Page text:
The British newspaper The Telegraph said on Saturday that Culture Secretary Oliver Dowden would make the announcement in the House of Commons in what it characterised as "a surprise".
In July, the UK said it would ban the use of the Chinese vendor's gear and remove all existing equipment by the end of 2027.
Dowden's expected Monday announcement will coincide with the second reading of the new Telecommunications Security Bill which will put the 2027 date into law.
Based on this decision, which was leaked last May well before it was officially announced, Vodafone, O2, EE (a BT unit) and Three all rolled out 5G networks, and used Huawei gear in non-core parts of the network. Spanish group Telefonica owns O2 and it has used Huawei’s infrastructure in some of its other networks. O2 has no wide use of Huawei in the UK, but has a network-sharing agreement with Vodafone.
Here is a statement on today’s Telecom’s Security Bill announcement from Huawei Vice President Victor Zhang: pic.twitter.com/pzc6nk2y49— HuaweiUK (@HuaweiUK) November 24, 2020
Following US pressure, applied on Prime Minister Boris Johnson when Washington was approached about a trade deal, Britain agreed to review its earlier stance. New American strictures imposed on Huawei in May have been taken to mean that any risk mitigation which was possible earlier would not be possible now.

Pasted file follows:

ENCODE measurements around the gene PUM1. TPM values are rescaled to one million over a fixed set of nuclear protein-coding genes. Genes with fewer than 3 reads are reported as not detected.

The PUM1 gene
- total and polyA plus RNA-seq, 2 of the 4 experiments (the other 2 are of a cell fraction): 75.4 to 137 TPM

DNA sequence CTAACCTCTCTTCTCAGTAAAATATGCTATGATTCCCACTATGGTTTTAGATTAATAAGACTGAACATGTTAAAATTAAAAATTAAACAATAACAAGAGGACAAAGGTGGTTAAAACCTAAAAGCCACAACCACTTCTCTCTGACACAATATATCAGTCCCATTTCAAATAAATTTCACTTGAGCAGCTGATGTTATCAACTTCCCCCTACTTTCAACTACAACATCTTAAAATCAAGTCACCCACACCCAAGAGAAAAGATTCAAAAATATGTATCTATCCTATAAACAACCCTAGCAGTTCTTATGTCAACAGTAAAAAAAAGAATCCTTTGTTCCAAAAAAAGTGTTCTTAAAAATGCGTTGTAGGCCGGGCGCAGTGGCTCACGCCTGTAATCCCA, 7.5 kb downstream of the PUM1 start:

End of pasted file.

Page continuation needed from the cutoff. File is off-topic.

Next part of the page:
There was no specific reason given for advancing the date for removal of the Huawei equipment.
The US has been on a crusade for the last few years, asking countries not to use the company's gear, claiming that it is a security risk, but providing no proof to substantiate these claims.
Huawei, a private company owned by its employees, has always strenuously denied that it is in any way a security risk.
Washington has campaigned for more than two years to try and push countries it considers allies to avoid using 5G equipment from Huawei in their networks. Thus far, Australia and Vietnam have said openly that they would follow the US' lead.
Sweden recently became the third country to say so openly, but a court later suspended sections of a decision that had excluded the company from participating in Swedish spectrum bids. The spectrum auction itself was put on hold.
Japan, South Korea, New Zealand and Poland have indicated that they are likely to toe the US line, but have yet to make public pronouncements about what policy they would follow.
iTWire has contacted Huawei Australia for comment.